Water Basics


All living things on the earth depend on water.animals as well as Plants need water to survive and grow.most of the life processes animals and plants occur in the medium of water. It also helps animals to keep cool. The blood in our body is mostly water. water also helps to keep our muscles and joints running smoothly. Nearly three-fourths of the earth’s surface is covered with WATER. About 70% of the human body is water.

  • Rain is the main source of WATER, especially in California. We need it. Rainwater is free from solid soluble impurities but has dust and dissolved gases in it.
  • All living things need water.
  • The major source of water is oceans, rivers, and springs.
  • Impure water contains three types of impurities: soluble and insoluble.
  • Insoluble impurities can be removed by the process of filtration, decantation.
  • Soluble impurities can be removed by the process of evaporation, distillation, and filtration.
  • Germs are removed through the process of boiling and chlorination.
  • Water should be conserved and prevented from getting polluted.

Basics of Water Treatment

Water quality improvement entails the disinfection and purification of untreated ground and surface water.

At Local level

The function of a public or private water treatment facility is to make water potable (safe to drink) and palatable (pleasant to taste) while also ensuring that there is a sufficient supply of water to meet the community’s needs.
Raw and untreated water is obtained from an underground aquifer (usually through wells) or a surface water source, such as a lake or river. It is pumped, or flows, to a treatment facility. Once there, the water is pre-treated to remove debris such as leaves and silt. Then, a sequence of treatment processes — including filtration and disinfection with chemicals or physical processes — destroys disease-causing microorganisms. When the treatment is complete, water flows out into the community through a network of pipes and pumps that are commonly referred to as the distribution system.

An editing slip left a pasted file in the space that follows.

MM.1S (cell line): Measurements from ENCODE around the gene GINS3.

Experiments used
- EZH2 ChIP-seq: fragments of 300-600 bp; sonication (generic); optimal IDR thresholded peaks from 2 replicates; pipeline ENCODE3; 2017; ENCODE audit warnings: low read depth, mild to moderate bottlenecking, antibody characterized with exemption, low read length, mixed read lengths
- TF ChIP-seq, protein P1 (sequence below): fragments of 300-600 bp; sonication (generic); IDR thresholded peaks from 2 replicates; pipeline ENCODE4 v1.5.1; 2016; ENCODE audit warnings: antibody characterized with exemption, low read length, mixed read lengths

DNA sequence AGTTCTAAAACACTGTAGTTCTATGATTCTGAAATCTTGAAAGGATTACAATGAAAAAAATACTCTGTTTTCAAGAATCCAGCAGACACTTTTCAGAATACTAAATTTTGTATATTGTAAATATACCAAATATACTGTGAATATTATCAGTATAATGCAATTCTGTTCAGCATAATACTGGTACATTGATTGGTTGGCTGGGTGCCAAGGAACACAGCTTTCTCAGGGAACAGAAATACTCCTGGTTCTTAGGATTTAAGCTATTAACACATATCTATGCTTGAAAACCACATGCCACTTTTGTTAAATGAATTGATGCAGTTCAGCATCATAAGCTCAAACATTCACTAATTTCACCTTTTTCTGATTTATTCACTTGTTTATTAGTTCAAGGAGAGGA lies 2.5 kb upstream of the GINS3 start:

Public vs. Private
What’s the difference between public and private water treatment facilities?
Public, municipal systems are owned and operated by the cities or towns they serve, and they’re typically under the management of a mayor or other elected official. Private systems range from individual wells serving a single household, to small corporate associations that provide water to a small group of homes, or to large corporations that have their own water service divisions. Whether public or private, all U.S. water utilities that serve more than 25 people must adhere to water quality standards established by the U.S. Environmental Protection Agency (EPA) as well as state and local regulations.

Point-of-Use and Point-of-Entry Treatment

Point-of-Use (POU) devices treat water at the point of consumption. The technology provides the final barrier to the contaminants of concern before the water is consumed or used. Some commonly used technologies include:

  • Activated Carbon
  • Reverse Osmosis
  • Ultraviolet (UV) Technologies
  • Distillation

Point-of-Entry (POE) devices are whole-house treatment systems mainly designed to reduce contaminants in water intended for showering, washing dishes and clothes, brushing teeth, and flushing toilets.

  • Ion Exchange
  • Activated Carbon
  • Filtration

Clean drinking water is an essential part of daily life, so it’s no surprise humans have created many ways to treat water. In fact, water filtration systems have long been a part of civilization, dating as far back as ancient times. Filter technologies vary greatly but it is difficult to crown one system as superior since the different types serve different purposes.

Frequently Asked Questions